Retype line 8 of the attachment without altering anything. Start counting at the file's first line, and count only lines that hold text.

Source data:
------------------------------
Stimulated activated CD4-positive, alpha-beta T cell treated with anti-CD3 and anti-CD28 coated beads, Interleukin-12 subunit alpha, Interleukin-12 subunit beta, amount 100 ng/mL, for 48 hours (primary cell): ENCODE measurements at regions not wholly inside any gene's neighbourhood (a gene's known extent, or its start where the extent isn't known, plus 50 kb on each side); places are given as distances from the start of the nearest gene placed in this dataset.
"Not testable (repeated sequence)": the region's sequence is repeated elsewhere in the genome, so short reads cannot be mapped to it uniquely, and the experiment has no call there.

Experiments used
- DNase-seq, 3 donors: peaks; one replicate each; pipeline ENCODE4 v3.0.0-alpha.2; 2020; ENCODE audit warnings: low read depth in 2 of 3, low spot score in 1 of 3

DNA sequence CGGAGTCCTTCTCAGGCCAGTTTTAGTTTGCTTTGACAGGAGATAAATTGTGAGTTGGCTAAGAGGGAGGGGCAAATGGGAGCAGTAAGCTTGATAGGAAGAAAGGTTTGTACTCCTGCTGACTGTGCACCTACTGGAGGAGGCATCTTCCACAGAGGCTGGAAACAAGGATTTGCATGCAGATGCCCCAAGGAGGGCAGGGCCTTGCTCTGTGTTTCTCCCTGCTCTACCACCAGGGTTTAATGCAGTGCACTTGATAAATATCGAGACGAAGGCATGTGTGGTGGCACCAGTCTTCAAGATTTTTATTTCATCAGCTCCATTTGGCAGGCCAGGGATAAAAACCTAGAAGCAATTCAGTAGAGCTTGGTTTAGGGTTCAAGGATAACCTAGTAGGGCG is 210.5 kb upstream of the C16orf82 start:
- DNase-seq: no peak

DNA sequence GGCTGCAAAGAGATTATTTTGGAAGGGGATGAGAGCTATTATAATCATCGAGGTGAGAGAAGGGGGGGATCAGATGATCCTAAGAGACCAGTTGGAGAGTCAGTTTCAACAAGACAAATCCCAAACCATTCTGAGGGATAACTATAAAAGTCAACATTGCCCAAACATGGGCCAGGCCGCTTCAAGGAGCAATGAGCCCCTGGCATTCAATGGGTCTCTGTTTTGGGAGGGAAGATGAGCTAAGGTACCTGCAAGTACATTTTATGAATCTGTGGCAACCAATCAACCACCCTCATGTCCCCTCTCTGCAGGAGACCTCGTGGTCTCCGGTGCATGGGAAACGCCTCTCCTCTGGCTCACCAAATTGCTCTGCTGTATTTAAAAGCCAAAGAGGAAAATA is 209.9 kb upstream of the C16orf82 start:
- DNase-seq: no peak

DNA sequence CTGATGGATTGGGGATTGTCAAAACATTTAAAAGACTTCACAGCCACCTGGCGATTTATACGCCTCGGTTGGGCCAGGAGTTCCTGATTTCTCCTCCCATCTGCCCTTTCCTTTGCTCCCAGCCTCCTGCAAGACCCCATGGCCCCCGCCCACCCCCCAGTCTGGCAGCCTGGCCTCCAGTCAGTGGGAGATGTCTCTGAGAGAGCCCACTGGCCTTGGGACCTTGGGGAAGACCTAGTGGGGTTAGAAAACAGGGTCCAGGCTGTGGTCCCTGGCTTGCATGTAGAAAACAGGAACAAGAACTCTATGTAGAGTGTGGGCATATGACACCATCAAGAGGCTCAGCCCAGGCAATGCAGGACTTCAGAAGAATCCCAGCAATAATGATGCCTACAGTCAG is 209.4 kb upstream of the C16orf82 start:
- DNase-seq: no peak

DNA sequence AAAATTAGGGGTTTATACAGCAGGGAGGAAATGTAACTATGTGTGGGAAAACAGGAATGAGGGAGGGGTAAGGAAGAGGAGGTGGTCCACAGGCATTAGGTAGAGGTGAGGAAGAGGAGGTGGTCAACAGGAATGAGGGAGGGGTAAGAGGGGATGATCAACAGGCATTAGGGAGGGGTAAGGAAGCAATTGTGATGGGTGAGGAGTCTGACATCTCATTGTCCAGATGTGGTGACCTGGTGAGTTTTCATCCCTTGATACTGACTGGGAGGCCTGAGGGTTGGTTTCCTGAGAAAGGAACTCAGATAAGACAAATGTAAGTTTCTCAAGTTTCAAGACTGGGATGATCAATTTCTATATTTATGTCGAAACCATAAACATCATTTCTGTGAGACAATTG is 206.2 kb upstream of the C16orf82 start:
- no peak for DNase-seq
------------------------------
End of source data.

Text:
- DNase-seq: no peak